Finally, we commend the testimony of the apostle Peter to our readers,
II Peter 1:16
17. For we did not follow cleverly devised tales when we made known to you the power and coming of our Lord Jesus Christ, but we were eyewitnesses of His majesty.
One result of our culture's immersion into fiction is a sudden increase in the number of novels, radio programs, and movies about the "end times." We believe that God warns us strongly how to treat such matters. End time prophecy is not to be an excuse for "blood and guts" movies or thriller novels. There are two Biblical warnings which apply:
(1). We are told to demand accurate prophecy of the future. When novels are used to interpret Revelation and other end time prophecies, they become a means to prophecy presumptuously while hiding from Biblical responsibility by claiming "fiction".
21. 'But the prophet who speaks a word presumptuously in My name which I have not commanded him to speak, or which he speaks in the name of other gods, that prophet shall die.'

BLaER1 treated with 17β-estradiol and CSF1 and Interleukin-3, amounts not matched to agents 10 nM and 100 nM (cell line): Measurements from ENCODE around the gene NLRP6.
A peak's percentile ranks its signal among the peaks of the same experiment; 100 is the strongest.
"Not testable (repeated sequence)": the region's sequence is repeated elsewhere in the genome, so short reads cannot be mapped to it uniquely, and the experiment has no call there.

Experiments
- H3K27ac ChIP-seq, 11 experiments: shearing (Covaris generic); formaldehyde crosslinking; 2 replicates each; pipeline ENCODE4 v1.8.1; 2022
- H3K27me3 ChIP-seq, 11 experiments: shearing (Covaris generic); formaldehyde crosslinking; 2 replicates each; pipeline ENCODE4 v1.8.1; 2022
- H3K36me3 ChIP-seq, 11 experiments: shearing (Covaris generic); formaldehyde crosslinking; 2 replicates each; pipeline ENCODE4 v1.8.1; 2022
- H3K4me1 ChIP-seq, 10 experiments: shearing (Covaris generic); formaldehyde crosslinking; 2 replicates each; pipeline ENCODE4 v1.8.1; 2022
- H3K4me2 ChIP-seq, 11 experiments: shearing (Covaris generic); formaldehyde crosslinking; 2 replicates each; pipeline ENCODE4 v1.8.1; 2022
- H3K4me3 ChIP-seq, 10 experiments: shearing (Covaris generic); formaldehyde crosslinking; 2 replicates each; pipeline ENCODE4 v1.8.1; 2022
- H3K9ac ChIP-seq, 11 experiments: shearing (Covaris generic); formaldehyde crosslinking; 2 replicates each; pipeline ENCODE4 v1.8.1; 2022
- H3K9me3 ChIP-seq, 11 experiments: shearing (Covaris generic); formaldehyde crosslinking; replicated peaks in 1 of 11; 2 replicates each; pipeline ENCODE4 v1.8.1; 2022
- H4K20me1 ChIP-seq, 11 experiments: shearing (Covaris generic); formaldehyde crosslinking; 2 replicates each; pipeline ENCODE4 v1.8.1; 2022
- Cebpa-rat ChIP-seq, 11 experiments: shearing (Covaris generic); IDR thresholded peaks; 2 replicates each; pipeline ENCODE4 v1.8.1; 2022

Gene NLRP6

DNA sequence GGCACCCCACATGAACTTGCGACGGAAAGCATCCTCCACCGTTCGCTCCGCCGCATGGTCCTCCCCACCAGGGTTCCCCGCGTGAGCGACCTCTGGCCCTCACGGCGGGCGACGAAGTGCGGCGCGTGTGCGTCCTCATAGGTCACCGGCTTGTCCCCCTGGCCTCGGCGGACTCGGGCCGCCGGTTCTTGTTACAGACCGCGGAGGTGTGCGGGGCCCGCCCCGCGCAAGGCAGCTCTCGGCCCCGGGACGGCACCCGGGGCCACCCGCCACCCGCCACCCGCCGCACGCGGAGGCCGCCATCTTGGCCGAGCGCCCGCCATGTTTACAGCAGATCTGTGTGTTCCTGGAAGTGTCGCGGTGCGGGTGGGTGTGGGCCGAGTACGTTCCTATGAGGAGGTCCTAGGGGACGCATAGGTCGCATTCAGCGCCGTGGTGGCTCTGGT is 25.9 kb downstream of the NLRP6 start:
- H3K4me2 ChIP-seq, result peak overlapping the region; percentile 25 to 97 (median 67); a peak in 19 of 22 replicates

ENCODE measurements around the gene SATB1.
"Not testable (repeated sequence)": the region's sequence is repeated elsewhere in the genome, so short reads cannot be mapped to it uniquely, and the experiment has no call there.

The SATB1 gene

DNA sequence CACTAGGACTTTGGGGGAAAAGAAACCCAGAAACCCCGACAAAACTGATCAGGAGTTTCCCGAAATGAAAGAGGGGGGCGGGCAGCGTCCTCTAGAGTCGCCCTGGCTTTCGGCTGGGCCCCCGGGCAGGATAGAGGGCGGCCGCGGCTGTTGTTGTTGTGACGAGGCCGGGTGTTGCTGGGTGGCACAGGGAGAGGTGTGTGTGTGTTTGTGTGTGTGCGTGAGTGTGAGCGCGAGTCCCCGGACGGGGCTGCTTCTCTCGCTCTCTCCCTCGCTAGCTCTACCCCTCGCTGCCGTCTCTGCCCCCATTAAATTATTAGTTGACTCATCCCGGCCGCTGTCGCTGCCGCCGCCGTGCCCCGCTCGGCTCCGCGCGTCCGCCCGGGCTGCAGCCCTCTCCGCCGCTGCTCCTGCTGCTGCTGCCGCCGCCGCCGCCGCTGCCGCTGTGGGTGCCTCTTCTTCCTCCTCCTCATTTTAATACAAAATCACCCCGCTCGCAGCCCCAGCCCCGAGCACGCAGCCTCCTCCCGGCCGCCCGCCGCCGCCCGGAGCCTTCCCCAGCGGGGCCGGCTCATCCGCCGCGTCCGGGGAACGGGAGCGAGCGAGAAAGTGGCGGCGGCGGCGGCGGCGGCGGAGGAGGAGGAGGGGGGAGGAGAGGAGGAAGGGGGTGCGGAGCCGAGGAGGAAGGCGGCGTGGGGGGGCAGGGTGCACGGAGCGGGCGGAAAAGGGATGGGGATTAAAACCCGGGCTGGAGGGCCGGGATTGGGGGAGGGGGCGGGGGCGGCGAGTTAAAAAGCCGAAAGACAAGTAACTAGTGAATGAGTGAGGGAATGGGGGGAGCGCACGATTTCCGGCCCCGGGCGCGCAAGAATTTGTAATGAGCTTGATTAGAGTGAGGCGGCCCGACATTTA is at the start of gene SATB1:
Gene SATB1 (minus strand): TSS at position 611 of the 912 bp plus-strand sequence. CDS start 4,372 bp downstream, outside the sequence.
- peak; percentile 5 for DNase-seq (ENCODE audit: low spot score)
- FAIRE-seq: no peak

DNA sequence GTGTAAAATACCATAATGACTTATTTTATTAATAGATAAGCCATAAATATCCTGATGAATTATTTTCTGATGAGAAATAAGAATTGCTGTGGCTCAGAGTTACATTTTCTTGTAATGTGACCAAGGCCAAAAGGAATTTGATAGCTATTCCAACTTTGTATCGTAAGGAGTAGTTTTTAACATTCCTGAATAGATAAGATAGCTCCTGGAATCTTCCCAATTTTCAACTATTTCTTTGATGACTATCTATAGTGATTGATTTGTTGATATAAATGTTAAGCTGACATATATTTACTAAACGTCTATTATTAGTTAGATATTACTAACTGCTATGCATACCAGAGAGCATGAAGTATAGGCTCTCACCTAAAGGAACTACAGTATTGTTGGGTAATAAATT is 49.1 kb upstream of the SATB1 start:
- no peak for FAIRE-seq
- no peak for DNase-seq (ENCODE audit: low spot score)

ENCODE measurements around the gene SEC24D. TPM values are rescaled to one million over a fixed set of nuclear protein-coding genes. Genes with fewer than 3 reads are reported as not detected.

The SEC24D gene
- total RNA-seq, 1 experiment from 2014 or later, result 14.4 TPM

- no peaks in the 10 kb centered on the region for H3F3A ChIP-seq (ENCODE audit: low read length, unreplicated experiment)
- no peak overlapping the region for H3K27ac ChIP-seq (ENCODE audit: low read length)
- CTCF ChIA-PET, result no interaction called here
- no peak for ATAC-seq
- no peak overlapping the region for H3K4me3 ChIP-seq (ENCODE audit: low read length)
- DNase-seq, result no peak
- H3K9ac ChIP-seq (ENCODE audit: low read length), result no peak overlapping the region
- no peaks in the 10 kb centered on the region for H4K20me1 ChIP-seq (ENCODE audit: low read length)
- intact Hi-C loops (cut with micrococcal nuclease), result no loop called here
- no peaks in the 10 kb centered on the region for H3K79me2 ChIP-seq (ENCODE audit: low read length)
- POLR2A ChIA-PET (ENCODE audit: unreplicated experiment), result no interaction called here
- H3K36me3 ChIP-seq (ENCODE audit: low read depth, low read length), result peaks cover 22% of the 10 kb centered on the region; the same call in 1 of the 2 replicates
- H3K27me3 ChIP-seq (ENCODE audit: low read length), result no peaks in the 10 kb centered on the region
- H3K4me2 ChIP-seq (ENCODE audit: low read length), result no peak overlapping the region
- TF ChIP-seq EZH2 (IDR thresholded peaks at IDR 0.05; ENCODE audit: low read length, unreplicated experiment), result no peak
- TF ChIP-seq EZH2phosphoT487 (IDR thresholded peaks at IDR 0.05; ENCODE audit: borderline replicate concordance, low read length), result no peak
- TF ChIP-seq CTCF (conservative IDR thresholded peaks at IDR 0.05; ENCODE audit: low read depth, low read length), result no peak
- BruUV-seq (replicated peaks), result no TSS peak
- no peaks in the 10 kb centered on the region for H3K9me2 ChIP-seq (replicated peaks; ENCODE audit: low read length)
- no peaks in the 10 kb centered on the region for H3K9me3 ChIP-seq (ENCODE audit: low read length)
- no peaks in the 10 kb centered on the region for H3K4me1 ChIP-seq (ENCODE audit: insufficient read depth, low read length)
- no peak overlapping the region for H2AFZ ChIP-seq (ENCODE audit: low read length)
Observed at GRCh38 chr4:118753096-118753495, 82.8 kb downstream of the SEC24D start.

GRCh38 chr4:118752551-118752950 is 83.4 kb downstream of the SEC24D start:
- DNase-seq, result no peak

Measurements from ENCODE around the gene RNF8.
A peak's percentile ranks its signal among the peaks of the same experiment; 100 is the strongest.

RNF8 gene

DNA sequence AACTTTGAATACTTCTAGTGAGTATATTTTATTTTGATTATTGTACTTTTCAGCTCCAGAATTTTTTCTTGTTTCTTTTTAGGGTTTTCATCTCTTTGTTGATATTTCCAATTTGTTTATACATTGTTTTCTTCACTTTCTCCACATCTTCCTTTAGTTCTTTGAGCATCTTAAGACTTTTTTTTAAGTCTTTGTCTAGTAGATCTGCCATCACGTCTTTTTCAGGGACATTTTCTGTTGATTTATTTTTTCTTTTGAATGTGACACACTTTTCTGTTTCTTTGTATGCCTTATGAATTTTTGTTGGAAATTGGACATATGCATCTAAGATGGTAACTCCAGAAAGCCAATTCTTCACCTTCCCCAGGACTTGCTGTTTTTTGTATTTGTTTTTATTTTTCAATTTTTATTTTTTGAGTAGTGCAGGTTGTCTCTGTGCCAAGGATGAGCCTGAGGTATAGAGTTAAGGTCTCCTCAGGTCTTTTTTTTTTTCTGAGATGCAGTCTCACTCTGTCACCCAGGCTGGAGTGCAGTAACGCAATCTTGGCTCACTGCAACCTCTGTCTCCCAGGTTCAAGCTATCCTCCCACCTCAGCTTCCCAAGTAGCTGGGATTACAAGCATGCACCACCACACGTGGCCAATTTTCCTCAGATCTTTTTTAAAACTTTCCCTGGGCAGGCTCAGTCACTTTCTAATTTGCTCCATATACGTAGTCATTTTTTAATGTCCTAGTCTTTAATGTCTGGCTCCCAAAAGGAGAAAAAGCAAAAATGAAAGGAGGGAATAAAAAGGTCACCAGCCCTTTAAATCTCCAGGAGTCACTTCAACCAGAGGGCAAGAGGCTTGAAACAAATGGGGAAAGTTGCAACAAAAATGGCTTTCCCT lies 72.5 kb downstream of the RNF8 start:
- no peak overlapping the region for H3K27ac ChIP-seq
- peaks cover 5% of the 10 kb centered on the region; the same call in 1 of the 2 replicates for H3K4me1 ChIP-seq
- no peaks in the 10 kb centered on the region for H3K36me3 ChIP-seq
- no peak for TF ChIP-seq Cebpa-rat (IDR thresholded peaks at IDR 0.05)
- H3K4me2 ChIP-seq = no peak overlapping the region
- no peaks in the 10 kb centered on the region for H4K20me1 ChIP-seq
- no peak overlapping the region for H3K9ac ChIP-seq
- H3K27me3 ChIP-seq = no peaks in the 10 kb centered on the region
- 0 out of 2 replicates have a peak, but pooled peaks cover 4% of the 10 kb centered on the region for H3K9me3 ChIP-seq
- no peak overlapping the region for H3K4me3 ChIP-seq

22. "You may say in your heart, 'How will we know the word which the Lord has not spoken?'
23. "When a prophet speaks in the name of the Lord, if the thing does not come about or come true, that is the thing which the Lord has not spoken. The prophet has spoken it presumptuously; you shall not be afraid of him.
(2) The following verses in Revelation have been applied to the Bible as a whole. However, the clear text concerns the prophecy of this book (i.e. Revelation)! What more clear example of adding to and taking away from Revelation is there than a novel or movie which develops fictional scenarios and characters!
19. � I testify to everyone who hears the words of the prophecy of this if anyone adds to them, God will add to him the plagues which are written in this book;
20. and if anyone takes away from the words of the book of this prophecy, God will take away his part from the tree of life and from the holy city, which are written in this book.